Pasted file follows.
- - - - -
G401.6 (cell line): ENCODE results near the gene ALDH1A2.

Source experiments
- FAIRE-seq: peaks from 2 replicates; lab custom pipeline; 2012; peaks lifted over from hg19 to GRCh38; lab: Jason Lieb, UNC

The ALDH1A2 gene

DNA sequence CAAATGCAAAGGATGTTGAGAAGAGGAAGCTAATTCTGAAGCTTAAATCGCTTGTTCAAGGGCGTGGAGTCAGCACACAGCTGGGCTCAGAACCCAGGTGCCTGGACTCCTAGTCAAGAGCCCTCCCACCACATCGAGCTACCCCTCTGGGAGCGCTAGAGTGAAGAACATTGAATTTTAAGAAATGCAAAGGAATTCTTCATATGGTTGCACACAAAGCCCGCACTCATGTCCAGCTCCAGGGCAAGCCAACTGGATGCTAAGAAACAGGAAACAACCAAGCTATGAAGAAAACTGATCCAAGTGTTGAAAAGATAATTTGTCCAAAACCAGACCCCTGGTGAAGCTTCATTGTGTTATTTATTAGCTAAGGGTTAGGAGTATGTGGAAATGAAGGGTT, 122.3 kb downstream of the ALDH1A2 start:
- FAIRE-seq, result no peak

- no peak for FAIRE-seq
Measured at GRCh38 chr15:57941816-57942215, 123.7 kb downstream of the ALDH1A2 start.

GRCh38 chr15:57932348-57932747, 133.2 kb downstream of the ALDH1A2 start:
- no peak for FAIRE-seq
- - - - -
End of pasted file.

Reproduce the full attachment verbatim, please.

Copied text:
G401.6 (cell line): ENCODE results near the gene ALDH1A2.

Source experiments
- FAIRE-seq: peaks from 2 replicates; lab custom pipeline; 2012; peaks lifted over from hg19 to GRCh38; lab: Jason Lieb, UNC

The ALDH1A2 gene

DNA sequence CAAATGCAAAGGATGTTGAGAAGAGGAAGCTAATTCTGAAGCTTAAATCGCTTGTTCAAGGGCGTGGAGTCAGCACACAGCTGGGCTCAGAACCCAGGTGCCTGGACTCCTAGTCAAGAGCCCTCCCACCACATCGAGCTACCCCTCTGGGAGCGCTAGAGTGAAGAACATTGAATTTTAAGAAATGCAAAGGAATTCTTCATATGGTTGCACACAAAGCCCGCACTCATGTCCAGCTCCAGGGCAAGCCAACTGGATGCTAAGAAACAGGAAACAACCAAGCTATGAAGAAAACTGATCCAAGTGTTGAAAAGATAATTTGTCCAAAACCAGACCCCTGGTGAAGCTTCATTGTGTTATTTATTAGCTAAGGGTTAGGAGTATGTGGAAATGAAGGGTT, 122.3 kb downstream of the ALDH1A2 start:
- FAIRE-seq, result no peak

- no peak for FAIRE-seq
Measured at GRCh38 chr15:57941816-57942215, 123.7 kb downstream of the ALDH1A2 start.

GRCh38 chr15:57932348-57932747, 133.2 kb downstream of the ALDH1A2 start:
- no peak for FAIRE-seq